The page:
The commenter ... requested that DHS explain “why its published policy rationale has changed” since 2008.

Hethmon also noted in his comment that:

[T]he brazen bad faith of the agency regulators is on display in its claim that the OPT STEM program provides “knowledge and skills” to the U.S. economy, when [it’s] stated purpose ... is purportedly to allow F-1 aliens the opportunity to acquire knowledge, skills, and experience, notably through occupational training pathways that are not open to similarly situated U.S. citizen STEM graduates.

DHS correctly but misleadingly responded that it “does not agree with the proposition that an agency’s decision to state new or revised reasons for its policy renders the agency’s policy arbitrary and capricious”. As the Supreme Court ruled in 2020, “[an] agency can ‘deal with the problem afresh’ by taking new agency action ... . An agency taking this route is not limited to its prior reasons.” (Emphasis in original.)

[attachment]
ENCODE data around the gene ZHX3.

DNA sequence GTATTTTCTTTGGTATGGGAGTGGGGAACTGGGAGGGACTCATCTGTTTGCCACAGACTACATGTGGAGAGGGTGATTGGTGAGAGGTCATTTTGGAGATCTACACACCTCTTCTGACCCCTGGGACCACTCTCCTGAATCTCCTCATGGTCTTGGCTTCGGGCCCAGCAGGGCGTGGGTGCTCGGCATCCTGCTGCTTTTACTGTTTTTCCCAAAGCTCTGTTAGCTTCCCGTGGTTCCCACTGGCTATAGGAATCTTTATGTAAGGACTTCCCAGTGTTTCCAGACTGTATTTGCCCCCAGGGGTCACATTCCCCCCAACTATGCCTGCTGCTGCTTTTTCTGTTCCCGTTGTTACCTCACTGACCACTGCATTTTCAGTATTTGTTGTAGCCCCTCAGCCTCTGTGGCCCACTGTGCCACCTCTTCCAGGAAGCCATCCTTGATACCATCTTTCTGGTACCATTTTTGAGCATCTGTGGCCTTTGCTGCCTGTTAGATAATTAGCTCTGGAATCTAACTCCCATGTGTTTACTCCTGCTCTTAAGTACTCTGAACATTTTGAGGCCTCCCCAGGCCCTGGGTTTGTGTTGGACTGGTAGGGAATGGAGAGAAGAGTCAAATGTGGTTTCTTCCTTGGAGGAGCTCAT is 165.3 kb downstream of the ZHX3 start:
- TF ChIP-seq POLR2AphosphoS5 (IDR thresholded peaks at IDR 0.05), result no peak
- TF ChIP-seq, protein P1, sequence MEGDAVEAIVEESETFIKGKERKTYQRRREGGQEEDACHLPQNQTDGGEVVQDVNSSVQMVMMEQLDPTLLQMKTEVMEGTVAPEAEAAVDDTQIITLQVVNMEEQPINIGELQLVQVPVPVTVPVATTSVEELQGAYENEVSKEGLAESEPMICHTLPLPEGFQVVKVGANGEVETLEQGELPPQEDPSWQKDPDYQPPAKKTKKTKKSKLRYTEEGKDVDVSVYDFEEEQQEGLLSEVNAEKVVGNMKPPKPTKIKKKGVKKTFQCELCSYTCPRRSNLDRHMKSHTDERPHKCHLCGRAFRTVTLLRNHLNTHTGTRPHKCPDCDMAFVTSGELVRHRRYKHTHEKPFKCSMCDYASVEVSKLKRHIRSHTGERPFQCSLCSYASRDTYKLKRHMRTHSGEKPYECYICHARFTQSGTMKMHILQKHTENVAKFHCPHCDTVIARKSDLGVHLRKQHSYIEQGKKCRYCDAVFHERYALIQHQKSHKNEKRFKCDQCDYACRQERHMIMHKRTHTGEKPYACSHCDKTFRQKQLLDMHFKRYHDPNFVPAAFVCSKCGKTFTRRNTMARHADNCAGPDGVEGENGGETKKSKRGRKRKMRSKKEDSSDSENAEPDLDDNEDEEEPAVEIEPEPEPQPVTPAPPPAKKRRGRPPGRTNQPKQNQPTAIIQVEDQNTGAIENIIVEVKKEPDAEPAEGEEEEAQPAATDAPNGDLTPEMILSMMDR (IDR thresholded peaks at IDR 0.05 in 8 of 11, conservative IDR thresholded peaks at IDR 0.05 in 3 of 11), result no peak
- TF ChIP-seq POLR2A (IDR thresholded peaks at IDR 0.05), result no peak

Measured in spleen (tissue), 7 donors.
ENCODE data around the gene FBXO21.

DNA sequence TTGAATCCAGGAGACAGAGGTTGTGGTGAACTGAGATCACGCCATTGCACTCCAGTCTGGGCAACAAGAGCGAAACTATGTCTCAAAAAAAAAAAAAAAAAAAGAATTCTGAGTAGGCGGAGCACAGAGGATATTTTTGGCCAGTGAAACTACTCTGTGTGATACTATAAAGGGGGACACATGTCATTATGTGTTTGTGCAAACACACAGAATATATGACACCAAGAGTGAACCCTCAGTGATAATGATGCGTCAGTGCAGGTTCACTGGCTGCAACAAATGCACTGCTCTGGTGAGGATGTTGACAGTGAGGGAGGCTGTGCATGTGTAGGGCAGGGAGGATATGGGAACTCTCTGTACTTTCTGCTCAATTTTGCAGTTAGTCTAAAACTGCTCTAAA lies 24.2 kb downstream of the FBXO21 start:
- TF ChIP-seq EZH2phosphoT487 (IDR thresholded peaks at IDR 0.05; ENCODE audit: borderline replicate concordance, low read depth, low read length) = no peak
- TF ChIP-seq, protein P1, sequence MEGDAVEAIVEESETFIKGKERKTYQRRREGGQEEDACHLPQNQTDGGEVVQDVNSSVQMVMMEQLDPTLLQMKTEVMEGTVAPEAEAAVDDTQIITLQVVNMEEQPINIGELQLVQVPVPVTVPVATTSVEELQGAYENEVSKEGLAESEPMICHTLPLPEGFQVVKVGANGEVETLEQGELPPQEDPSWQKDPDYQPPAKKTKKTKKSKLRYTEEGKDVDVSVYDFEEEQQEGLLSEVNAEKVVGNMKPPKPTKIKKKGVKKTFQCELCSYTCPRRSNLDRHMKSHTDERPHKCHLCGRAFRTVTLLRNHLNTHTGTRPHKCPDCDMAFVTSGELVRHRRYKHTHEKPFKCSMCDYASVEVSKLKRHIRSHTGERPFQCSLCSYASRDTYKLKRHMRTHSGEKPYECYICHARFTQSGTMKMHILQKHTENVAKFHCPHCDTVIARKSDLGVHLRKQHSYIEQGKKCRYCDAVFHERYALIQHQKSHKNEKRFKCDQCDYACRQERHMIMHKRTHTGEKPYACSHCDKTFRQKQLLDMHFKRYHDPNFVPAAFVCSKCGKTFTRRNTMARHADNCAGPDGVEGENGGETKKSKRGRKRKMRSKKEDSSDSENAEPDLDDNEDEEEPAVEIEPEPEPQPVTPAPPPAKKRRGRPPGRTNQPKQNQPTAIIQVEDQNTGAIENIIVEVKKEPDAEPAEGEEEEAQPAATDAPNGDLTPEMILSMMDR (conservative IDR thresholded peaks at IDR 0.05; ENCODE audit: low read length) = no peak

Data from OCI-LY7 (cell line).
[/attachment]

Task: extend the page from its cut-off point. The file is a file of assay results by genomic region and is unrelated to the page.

However, DHS had constructed a straw man. It can certainly learn from experience, account for changed realities, and newly realize a program’s benefits. What is improper is its total abandonment of a prior rationale with no reasoned explanation. As the Supreme Court ruled in 1996, “the mere fact that an agency interpretation contradicts a prior agency position is not fatal. [However, s]udden and unexplained change ... may be ‘arbitrary, capricious [or] an abuse of discretion[.]’”

DHS then attempted to mansplain:

[T]he policy rationale ... ha[s] changed based on a range of factors. [T]hese factors include the public comments received on the 2008 IFR and DHS’s assessment of the benefits provided by [its] 17-month STEM OPT extension ... . This assessment is informed by enduring national priorities, such as ... helping to ensure that the nation’s colleges and universities remain globally competitive in attracting international students in STEM fields and enhancing the United States’ economic, scientific, and technological sectors.